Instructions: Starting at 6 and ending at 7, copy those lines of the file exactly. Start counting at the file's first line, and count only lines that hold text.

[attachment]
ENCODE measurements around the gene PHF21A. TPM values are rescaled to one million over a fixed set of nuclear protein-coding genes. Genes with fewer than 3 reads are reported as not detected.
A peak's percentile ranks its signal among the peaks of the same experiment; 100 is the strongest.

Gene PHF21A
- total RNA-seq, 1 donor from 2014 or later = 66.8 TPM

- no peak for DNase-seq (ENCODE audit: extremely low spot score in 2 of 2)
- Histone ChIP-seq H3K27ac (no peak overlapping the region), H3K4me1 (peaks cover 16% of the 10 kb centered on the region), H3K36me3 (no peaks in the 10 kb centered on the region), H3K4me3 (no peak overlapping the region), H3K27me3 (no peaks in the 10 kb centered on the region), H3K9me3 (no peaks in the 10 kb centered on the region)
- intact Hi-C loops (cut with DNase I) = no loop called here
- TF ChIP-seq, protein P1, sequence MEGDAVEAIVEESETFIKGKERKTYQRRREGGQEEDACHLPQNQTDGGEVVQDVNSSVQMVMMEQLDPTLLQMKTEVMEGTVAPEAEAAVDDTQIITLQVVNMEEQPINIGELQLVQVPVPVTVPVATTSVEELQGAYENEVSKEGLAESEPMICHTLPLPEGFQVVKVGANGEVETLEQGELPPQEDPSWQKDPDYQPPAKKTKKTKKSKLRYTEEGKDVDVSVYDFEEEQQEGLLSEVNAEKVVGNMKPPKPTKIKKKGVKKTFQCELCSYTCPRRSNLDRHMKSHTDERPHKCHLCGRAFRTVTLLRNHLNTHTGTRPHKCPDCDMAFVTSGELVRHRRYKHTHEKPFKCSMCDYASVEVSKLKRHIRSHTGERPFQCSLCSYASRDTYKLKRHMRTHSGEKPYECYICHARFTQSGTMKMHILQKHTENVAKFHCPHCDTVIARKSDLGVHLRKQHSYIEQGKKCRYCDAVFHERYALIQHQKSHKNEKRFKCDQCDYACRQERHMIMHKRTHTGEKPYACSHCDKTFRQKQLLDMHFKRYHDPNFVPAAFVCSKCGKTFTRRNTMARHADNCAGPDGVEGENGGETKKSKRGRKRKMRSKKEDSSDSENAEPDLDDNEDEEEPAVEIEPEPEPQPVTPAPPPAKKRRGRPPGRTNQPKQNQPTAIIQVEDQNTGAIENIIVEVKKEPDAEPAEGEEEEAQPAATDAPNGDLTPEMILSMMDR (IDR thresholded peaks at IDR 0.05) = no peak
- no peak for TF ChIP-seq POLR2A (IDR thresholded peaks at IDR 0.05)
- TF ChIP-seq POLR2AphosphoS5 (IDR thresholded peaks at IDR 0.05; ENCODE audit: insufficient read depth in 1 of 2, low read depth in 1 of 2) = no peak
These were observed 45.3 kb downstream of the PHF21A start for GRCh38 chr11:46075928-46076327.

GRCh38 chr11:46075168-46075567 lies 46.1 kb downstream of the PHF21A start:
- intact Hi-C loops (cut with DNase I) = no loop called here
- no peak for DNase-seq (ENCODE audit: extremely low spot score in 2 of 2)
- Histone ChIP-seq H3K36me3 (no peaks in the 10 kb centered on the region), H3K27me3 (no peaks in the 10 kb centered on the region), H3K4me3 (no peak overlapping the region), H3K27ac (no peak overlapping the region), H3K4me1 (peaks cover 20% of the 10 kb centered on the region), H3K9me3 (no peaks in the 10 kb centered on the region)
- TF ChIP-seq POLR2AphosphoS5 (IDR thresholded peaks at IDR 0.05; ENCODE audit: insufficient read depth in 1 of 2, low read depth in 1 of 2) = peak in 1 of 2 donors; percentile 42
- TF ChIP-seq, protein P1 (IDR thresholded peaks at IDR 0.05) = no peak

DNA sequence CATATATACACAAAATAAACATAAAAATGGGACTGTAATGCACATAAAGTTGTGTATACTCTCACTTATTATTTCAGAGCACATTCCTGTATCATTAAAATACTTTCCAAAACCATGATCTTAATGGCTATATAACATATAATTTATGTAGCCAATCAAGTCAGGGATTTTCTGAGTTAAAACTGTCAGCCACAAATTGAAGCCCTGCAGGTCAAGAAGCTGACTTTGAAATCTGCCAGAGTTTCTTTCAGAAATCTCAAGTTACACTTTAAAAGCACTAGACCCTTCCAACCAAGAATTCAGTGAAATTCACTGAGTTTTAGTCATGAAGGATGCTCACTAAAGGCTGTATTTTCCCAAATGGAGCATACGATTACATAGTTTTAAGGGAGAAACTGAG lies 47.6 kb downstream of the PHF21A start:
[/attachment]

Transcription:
- Histone ChIP-seq H3K27ac (no peak overlapping the region), H3K4me1 (peaks cover 16% of the 10 kb centered on the region), H3K36me3 (no peaks in the 10 kb centered on the region), H3K4me3 (no peak overlapping the region), H3K27me3 (no peaks in the 10 kb centered on the region), H3K9me3 (no peaks in the 10 kb centered on the region)
- intact Hi-C loops (cut with DNase I) = no loop called here